Portraits of Wildflowers

Perspectives on Nature Photography

Christmas cactus

with 29 comments

Christmas cactus; click for greater detail.

Given that today is December 25, it’s only appropriate to present you with a picture of Cylindropuntia leptocaulis, or Christmas cactus, so called for its green joints and bright red fruits that compensate for their small size by appearing in large numbers and by lasting into the winter. The plant’s slender and roughly cylindrical joints have inspired the alternate name pencil cactus. Yet another name is tasajillo, a diminutive of the Spanish tasajo that means ‘jerky,’ though I confess I don’t know what part of the plant reminded people of preserved meat.

This multiply named cactus is native to northern Mexico and to the parts of the southwestern United States shown on the state-clickable map at the USDA website.

© 2011 Steven Schwartzman

Written by Steve Schwartzman

December 25, 2011 at 5:05 AM

29 Responses

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  1. Very pretty!

    Merry Christmas!


    December 25, 2011 at 6:53 AM

  2. Happy Holidays!

    Bonnie Michelle

    December 25, 2011 at 8:02 AM

    • Thanks, Bonnie. The same to you.

      Steve Schwartzman

      December 25, 2011 at 8:40 AM

    • I wanted to reply to your comment regarding the chair in a recent post I did. You are absolutely right! This photograph was taken at our arts venue in Bethlehem. There are numerous theatrical mask chairs in the building. Children love them!

      Bonnie Michelle

      December 26, 2011 at 9:11 AM

  3. Beautiful holiday morning greeting!


    December 25, 2011 at 8:20 AM

  4. Thank you for your daily pix! I use them for meditation. You’re an inspiration, Steve! Merry Christmas and Happy New Year!!! : )

    Renee Voss

    December 25, 2011 at 10:10 AM

    • You’re welcome, Renee. Our native plants would be pleased to know they inspire your meditations. Happy holidays to you too.

      Steve Schwartzman

      December 25, 2011 at 10:28 AM

  5. Beautiful plant and photo. Merry Christmas!


    December 25, 2011 at 10:12 AM

  6. Very different from the one that’s hanging in our window. 🙂 Lovely Christmas-y berries, Steve.

    Steve Gingold

    December 25, 2011 at 10:28 AM

    • I’ve learned that several other species go by the name Christmas cactus, so it’s possible yours really is a different kind from the one that’s so common here. Whichever sort yours is, I’m glad to hear it graces your window.

      Steve Schwartzman

      December 25, 2011 at 10:33 AM

      • It is actually in the cactus family and is grown widely as a houseplant. The are a few varieties that bloom at different times and are also known as Thanksgiving Cactus for the timing.

        Steve Gingold

        December 25, 2011 at 10:44 AM

      • I see what you mean: that one is nothing like ours in central Texas. One of the pitfalls of using a common name rather than a scientific one.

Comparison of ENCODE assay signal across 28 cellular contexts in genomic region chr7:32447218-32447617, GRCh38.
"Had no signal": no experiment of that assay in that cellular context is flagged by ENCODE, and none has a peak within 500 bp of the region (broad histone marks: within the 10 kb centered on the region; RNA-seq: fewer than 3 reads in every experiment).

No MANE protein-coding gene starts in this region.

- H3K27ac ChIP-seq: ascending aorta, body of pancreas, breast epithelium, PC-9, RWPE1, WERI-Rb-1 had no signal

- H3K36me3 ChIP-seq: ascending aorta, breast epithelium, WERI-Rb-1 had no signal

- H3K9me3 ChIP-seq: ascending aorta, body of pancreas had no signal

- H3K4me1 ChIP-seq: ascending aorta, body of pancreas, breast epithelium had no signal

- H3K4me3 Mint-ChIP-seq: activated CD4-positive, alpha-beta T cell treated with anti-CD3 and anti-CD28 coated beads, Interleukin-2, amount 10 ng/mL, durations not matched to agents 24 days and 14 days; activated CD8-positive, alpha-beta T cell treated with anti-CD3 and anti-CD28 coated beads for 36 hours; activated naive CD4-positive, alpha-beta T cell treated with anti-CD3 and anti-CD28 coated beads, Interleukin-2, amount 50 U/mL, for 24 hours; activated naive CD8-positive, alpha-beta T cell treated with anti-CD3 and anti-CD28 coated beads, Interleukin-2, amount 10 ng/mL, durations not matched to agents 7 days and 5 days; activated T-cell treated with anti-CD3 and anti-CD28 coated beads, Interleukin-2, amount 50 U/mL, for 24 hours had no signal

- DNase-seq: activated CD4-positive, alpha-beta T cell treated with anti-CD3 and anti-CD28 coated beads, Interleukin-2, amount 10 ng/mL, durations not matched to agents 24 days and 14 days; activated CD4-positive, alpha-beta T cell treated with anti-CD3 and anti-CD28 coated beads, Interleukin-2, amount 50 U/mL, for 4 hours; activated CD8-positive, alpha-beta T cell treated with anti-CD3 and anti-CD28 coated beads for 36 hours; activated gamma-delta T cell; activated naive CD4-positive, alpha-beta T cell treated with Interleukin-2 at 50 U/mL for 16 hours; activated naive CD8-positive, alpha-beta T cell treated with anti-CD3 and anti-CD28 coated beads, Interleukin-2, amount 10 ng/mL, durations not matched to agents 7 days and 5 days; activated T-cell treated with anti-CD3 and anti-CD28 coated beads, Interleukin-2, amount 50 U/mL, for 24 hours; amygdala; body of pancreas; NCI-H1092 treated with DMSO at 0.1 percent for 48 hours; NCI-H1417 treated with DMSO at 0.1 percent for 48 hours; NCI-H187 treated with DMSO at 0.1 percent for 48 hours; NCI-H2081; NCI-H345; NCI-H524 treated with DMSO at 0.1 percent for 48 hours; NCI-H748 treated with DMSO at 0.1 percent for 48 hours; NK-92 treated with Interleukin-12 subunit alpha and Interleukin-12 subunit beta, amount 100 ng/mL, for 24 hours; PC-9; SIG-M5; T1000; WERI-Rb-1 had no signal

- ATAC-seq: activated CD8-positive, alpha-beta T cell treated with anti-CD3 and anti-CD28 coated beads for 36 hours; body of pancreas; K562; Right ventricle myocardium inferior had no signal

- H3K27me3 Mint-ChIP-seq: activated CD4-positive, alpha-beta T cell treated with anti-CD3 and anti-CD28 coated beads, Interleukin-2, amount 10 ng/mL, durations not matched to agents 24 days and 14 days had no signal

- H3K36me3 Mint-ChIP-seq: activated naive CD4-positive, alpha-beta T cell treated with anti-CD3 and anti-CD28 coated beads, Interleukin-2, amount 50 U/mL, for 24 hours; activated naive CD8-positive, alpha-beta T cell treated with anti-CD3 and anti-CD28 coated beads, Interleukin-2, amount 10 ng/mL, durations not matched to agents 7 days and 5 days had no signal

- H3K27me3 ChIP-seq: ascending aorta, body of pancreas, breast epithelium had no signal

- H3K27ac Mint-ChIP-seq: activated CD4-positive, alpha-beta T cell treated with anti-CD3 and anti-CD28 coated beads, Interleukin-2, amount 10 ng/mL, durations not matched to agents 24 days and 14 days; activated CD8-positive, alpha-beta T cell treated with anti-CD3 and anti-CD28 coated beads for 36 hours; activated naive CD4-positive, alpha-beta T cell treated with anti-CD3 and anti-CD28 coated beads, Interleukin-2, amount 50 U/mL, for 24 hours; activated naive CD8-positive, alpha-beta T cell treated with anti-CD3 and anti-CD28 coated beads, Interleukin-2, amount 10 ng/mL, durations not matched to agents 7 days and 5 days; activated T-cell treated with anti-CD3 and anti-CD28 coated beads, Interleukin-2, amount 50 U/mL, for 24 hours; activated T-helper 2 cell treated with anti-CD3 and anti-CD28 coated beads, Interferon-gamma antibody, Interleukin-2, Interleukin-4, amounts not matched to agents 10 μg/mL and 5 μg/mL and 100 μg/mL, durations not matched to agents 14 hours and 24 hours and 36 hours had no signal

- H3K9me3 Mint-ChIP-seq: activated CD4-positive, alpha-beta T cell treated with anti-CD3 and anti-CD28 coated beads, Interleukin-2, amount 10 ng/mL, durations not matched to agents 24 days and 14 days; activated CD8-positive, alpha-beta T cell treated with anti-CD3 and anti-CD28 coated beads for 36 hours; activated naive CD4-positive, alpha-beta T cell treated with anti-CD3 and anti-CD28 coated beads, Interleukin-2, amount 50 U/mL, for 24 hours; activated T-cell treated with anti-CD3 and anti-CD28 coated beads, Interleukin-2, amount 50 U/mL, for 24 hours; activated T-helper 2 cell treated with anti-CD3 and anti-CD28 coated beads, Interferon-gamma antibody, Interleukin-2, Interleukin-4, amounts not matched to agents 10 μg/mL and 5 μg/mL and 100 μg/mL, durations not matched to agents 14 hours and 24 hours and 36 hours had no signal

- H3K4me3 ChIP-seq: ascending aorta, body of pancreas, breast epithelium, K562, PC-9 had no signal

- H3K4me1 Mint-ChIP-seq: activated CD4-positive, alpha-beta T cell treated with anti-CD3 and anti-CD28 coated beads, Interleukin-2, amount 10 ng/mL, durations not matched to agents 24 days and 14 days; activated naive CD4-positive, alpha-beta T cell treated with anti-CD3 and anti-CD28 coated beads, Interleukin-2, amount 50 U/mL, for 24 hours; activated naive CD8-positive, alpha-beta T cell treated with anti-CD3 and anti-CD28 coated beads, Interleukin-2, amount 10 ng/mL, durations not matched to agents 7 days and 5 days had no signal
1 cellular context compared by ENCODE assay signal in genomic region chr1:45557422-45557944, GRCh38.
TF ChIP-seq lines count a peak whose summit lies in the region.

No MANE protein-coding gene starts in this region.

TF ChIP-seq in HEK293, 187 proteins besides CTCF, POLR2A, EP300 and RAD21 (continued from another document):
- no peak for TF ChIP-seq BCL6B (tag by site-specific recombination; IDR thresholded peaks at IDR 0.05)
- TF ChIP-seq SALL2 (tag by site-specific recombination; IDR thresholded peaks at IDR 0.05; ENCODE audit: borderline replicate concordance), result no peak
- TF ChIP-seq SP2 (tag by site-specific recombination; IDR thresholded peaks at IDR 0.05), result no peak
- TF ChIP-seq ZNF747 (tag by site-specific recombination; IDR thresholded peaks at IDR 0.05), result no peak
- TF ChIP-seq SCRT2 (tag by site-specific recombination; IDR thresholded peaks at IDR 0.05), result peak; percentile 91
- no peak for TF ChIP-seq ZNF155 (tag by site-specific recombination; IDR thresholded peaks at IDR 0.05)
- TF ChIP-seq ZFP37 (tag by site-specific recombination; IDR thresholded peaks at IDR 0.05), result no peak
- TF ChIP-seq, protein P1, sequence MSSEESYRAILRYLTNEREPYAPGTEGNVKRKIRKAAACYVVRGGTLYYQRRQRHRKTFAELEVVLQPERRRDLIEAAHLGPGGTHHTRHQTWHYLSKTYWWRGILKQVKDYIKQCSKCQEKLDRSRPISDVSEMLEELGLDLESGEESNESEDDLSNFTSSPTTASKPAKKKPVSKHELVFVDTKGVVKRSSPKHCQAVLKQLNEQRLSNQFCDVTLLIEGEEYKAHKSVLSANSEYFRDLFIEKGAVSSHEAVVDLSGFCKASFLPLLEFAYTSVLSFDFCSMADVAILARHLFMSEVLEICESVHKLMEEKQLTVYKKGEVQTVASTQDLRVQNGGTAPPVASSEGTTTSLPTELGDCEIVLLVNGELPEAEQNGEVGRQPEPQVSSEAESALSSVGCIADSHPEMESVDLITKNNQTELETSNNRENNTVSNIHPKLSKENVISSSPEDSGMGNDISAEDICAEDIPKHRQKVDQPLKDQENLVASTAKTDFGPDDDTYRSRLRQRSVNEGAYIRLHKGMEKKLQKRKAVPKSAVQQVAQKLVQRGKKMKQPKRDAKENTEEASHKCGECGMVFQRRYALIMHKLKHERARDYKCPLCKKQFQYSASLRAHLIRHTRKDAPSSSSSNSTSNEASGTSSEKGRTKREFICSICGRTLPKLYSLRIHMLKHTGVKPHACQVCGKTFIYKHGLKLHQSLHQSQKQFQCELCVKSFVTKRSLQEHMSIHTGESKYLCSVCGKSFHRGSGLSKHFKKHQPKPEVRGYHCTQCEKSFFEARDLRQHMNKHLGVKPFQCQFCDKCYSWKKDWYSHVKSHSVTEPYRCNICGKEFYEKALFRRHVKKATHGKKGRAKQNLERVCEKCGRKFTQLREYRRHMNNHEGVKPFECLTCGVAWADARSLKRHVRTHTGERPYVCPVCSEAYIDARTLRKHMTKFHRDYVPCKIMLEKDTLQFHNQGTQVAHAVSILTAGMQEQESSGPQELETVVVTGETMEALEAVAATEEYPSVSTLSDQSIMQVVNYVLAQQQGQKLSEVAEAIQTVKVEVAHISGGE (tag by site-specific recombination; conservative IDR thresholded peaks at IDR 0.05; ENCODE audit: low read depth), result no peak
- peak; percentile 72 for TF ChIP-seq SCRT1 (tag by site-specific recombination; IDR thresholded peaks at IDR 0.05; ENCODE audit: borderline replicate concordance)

Steve Schwartzman

        December 25, 2011 at 7:33 PM

  7. I went looking for this one to have shipped to me to grow in a pot… All the pictures had plants with TWO INCH THORNS!!! Yikes! I think I would much prefer yours, but have no idea where to procure one. 😦 Guess I will keep searching. 😉 ~ Lynda


    December 25, 2011 at 4:41 PM

  8. Very pretty. Hope you had a great Christmas!


    December 26, 2011 at 6:49 PM

  9. This is an interesting one. I have four quite large “Christmas cacti” which are of the blooming houseplant variety – two pink, one red and one white. They’re not at all like your photo. On the other hand, the pencil cactus I knew in Key West is nothing like this pencil cactus, either – it has no thorns, and it can become tree-sized.

    This is brand new to me, and lovely as can be. The fruits look very much like prickly pear – do you know if they’re edible?


    December 30, 2011 at 10:32 PM

    • It seems that people have applied the phrase “Christmas cactus” to various unrelated plants, as you noted. Cylindropuntia leptocaulis is quite common in central Texas, and if you keep an eye out for it the next time you’re in this part of the state, I’ll bet you see some.

      The fruits, which do like a lot like miniature versions of prickly pear tunas, are reported to be edible, though it seems you’d have to put in a lot of painstaking (i.e. pain-avoiding) work for such a small reward.

      Steve Schwartzman

      December 31, 2011 at 1:14 AM

  10. […] post for December 25, 2011, appropriately showed a Christmas cactus, Cylindropuntia leptocaulis. The cactus in today’s photograph, which shows the view looking […]

  11. I was expecting the regular Christmas cactus when I looked back. Both of these plants are new to me, and very attractive. So much to learn…


    April 20, 2012 at 8:41 AM

    • As you’ve confirmed, a common name for a plant—in this case Christmas cactus—can apply to more than one species. Even scientific names can be ambiguous, though they’re not supposed to be. You’re right that there’s so much to learn. Taking a photograph is often easier than figuring out what I’ve taken a photograph of.

      Steve Schwartzman

      April 20, 2012 at 8:53 AM

  12. Very different than mine, isn’t it?!! I suppose anything red and green has been so dubbed. Enjoy your day!! ~SueBee

    SueBee and Kat

    December 25, 2014 at 10:47 AM

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